CEPR was also number one in web traffic per budget dollar in 2011, getting more than twice the number of hits as its closest competitor. CEPR had ranked first in three of the five years from 2004-2008 and placed second in the other two years.
* CEPR did not do this analysis for the years 2009 and 2010 because Fairness and Accuracy in Reporting (FAIR), which produces the measure of think tank media citations that is the basis of this analysis, did not compile its list in those years.
Many of the leading voices in economic policy debates are telling us that excess government spending, like that characteristic of Western European welfare states over the past sixty years, leads ultimately to rising interest rates. This happens, it is argued, because excessive government spending is likely to crowd out private investment and consumption. This will slow growth and lead to higher inflation.
However, a cursory glance at recent data on government spending and the interest rates of government bonds reveals a different story. For 2011, we plotted government expenditure as a percentage of GDP versus the yields on ten-year government bonds for the OECD countries, and found a slight positive relationship between spending and interest rates, as is shown in the following figure.
While a small positive relationship appears to exist, as can be seen by the upward slope of the line of best fit in the chart above, regression analysis of bond yields and government expenditure showed that this relationship was not statistically significant. Any miniscule positive relationship can be attributed to a few countries with high government expenditure as share of GDP and high bond yields. These are the European economies of Greece, Portugal, and Ireland. While it is possible that government spending played a role in precipitating the current crisis in Greece, this is not the case for the other distressed economies. For instance, Ireland and Spain both ran budget surpluses in the years just before the recession. Noteworthy, also, are the many countries, such as France, Denmark, Finland, and Belgium, with high government expenditure and very low bond yields.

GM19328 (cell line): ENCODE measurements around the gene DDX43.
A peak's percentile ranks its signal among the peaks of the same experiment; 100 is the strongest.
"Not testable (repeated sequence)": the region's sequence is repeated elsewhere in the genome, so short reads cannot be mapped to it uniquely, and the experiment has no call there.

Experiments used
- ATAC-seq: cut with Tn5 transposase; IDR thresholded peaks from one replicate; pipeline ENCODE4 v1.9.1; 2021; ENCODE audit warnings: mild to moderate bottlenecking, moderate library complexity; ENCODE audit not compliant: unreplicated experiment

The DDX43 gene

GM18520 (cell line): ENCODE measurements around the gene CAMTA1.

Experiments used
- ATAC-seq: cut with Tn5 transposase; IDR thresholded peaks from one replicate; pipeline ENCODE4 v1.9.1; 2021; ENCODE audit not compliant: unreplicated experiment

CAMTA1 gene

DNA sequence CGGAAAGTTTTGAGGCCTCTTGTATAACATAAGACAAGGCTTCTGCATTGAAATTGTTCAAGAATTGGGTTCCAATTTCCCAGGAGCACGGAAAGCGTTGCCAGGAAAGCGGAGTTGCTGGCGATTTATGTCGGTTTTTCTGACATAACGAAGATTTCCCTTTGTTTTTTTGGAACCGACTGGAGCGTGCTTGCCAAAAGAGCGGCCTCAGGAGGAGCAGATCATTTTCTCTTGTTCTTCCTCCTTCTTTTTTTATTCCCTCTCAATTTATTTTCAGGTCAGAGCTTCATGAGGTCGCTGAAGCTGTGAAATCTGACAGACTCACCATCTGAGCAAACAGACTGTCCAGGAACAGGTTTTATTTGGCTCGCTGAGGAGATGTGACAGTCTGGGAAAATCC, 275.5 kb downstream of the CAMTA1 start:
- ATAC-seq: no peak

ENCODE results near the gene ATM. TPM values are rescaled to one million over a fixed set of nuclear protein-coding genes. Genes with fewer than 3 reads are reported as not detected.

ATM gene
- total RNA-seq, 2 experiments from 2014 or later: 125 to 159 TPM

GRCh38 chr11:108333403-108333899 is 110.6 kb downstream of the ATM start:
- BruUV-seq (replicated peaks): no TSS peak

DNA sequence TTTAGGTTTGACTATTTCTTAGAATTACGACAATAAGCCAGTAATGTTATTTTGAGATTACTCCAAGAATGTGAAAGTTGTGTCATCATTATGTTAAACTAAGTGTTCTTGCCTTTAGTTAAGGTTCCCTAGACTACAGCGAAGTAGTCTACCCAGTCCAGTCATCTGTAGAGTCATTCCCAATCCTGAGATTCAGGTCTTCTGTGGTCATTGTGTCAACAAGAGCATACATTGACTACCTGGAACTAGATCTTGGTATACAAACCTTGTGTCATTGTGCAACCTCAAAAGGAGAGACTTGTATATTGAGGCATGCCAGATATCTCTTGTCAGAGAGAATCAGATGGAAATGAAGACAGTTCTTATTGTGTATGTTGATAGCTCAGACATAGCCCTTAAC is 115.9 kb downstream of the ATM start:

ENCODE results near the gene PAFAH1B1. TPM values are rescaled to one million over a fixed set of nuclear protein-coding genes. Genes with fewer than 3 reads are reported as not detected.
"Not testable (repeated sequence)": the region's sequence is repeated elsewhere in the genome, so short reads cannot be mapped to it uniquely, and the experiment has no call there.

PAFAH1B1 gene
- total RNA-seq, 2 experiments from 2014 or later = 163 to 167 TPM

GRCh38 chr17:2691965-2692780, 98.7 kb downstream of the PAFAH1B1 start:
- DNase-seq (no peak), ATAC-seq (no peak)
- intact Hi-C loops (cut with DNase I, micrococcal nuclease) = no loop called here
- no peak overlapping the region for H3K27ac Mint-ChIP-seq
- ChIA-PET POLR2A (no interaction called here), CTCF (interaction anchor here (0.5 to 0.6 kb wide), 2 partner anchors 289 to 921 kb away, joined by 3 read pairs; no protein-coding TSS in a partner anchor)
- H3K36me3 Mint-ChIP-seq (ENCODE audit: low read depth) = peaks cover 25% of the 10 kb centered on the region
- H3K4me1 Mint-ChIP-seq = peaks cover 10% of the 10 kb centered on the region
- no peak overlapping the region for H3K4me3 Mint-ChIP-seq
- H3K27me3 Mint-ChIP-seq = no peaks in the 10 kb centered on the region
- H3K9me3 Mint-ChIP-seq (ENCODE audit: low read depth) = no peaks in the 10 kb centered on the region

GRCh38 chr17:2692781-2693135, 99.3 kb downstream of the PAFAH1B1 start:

We already knew that unions increase wages, especially for less-educated workers. They also strongly increase the probability that a worker will have benefits like health care insurance, a pension, or paid sick days and family leave. It turns out that unions are also good for your health.
A new study by Megan Reynolds and David Brady at Duke University finds that being a union member has a large positive effect on self-rated health status. This effect is largest for less-educated workers.
Given that unions provide a much greater degree of security on the job and protection against arbitrary actions by capricious bosses, it perhaps is not surprising to see that unions are associated with better health. After all stress can be a major factor leading to bad health. Still it is nice to see that Reynolds and Brady have produced the evidence showing that this is the case.
In a recent post at The Atlantic Cities blog, sociologist Richard Florida provides an interesting analysis of some of the findings of a new study by the Pew Center on the States on economic mobility in the United States. Florida shows that, across the 50 states, there is a positive correlation between the degree of residents' upward mobility and state: median household income; high school graduation rates; public education spending per pupil; and openness to immigrant and LGBTQ communities. His results help to expand the view of the sort of institutional and cultural contexts that support --or are at least associated with-- high economic mobility.
On the other hand, Florida also demonstrates that states with a higher share of their labor force in what he defines as “working class professions” have lower rates of upward mobility. But, his analysis overlooks the role of the most important working class institution: labor unions. The figure below uses the same Pew data analyzed by Florida to compare upward mobility across states with different levels of unionization. The graph shows a strong, positive relationship between the share of a state's workforce that is unionized and the Pew measure of upward mobility. The union data in the graph refer to 2011, but this is a long-standing relationship and a similar pattern holds for 1983, too (the earliest year for which comparable data are available).
The following newsletter highlights CEPR's latest research, publications, events and much more.
CEPR on Work Sharing CEPR Co-director Dean Baker teamed up with the American Enterprise Institute's Kevin Hassett to pen this Sunday op-ed on the benefits of work sharing for the New York Times. Dean appeared with Hassett on PBS' NewsHour with Jim Lehrer to discuss the issue. Dean has written extensively on work sharing as a means to address continuing long-term unemployment, most recently in this issue brief co-written with CEPR’s Director of Domestic Policy Nicole Woo that looks at how work-sharing provisions signed into law by President Obama in February 2012 as part of the Middle Class Relief and Job Creation Act could help states reduce their unemployment rates and also save $1.7billion per year.